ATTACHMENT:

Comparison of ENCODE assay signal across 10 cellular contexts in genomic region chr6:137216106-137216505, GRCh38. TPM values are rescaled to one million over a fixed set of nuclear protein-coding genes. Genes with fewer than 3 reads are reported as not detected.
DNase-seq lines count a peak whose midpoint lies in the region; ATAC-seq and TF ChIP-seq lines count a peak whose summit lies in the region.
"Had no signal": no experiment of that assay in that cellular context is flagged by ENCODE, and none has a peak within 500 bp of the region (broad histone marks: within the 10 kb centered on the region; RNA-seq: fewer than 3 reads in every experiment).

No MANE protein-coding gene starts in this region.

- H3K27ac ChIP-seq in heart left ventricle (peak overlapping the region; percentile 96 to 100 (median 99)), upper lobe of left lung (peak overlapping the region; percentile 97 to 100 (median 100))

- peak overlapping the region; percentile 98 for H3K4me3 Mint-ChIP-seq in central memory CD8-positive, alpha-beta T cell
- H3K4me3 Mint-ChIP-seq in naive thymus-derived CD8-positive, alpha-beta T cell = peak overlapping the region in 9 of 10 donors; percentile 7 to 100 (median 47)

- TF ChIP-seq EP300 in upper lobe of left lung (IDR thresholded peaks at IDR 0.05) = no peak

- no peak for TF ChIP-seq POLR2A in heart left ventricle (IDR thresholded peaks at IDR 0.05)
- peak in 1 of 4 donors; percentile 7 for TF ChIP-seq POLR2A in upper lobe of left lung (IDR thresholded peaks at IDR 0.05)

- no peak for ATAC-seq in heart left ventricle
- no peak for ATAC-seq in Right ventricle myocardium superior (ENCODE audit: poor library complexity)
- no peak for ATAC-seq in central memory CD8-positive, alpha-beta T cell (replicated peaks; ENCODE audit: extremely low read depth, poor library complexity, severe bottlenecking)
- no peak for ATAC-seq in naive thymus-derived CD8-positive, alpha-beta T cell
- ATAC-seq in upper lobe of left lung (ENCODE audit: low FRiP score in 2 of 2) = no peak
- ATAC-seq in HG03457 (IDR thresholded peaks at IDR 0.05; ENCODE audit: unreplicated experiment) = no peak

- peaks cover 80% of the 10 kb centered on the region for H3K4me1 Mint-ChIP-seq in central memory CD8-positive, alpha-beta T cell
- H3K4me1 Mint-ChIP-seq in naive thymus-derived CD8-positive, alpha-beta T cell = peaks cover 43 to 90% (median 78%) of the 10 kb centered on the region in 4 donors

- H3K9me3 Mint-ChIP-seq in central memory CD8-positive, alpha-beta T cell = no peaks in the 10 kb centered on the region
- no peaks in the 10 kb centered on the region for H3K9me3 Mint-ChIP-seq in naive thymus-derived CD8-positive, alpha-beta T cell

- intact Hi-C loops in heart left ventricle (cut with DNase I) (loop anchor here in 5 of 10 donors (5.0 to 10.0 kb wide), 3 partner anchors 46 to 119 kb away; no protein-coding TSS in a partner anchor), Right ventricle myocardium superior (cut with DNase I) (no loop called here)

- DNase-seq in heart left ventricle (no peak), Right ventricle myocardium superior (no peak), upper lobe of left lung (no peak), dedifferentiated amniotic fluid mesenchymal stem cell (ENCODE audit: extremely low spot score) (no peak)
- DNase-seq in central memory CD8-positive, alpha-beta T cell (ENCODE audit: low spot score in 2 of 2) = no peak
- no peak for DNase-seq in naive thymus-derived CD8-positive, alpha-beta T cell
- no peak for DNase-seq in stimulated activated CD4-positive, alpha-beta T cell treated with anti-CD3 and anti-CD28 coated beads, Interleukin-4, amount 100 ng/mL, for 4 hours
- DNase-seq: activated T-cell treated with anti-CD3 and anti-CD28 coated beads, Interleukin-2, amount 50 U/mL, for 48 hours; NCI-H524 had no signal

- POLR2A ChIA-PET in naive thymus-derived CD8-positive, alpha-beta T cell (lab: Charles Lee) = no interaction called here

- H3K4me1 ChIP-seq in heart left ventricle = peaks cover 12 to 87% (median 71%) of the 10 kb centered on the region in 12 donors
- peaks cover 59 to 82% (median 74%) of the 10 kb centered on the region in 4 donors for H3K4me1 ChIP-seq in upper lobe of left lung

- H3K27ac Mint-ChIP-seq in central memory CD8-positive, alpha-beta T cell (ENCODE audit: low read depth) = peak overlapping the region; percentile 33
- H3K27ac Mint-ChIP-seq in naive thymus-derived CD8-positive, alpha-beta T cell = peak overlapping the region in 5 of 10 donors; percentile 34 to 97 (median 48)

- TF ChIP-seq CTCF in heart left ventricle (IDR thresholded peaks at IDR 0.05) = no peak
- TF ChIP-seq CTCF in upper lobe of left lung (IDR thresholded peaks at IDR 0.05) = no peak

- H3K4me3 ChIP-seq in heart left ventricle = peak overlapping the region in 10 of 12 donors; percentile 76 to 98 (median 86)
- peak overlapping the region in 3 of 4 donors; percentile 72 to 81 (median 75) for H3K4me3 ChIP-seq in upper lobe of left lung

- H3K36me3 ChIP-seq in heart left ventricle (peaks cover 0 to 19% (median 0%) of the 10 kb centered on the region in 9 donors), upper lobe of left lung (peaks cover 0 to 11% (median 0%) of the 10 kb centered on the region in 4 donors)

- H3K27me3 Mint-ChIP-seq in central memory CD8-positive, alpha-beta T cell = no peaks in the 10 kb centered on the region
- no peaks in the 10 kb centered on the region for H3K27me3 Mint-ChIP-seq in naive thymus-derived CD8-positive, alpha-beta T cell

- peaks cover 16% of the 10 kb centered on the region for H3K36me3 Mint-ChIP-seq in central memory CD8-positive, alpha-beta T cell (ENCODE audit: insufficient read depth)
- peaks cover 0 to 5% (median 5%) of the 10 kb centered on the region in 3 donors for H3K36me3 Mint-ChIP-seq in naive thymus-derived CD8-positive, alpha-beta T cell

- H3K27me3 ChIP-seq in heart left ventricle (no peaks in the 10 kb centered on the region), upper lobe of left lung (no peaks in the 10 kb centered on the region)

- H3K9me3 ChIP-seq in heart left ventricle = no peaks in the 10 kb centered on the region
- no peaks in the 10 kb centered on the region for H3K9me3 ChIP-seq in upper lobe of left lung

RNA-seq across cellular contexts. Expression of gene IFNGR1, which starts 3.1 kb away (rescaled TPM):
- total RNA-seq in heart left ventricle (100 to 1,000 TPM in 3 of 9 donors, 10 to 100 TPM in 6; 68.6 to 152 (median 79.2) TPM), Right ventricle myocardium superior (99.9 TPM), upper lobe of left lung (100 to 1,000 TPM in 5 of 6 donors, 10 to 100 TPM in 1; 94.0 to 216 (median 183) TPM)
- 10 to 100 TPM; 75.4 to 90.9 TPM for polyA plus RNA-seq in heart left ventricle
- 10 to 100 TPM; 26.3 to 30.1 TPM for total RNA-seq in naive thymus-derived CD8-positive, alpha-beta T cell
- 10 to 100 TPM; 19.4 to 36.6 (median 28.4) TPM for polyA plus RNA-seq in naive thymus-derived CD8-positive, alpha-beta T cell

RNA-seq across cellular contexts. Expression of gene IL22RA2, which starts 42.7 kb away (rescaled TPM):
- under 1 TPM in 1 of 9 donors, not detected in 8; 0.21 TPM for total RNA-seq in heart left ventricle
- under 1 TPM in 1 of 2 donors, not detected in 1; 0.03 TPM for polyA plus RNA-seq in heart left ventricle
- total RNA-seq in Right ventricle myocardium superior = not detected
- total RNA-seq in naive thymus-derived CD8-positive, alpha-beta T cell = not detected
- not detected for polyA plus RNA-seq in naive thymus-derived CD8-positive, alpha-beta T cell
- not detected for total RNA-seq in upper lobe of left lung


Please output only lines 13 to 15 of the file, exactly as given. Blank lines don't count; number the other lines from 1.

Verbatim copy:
- no peak for ATAC-seq in central memory CD8-positive, alpha-beta T cell (replicated peaks; ENCODE audit: extremely low read depth, poor library complexity, severe bottlenecking)
- no peak for ATAC-seq in naive thymus-derived CD8-positive, alpha-beta T cell
- ATAC-seq in upper lobe of left lung (ENCODE audit: low FRiP score in 2 of 2) = no peak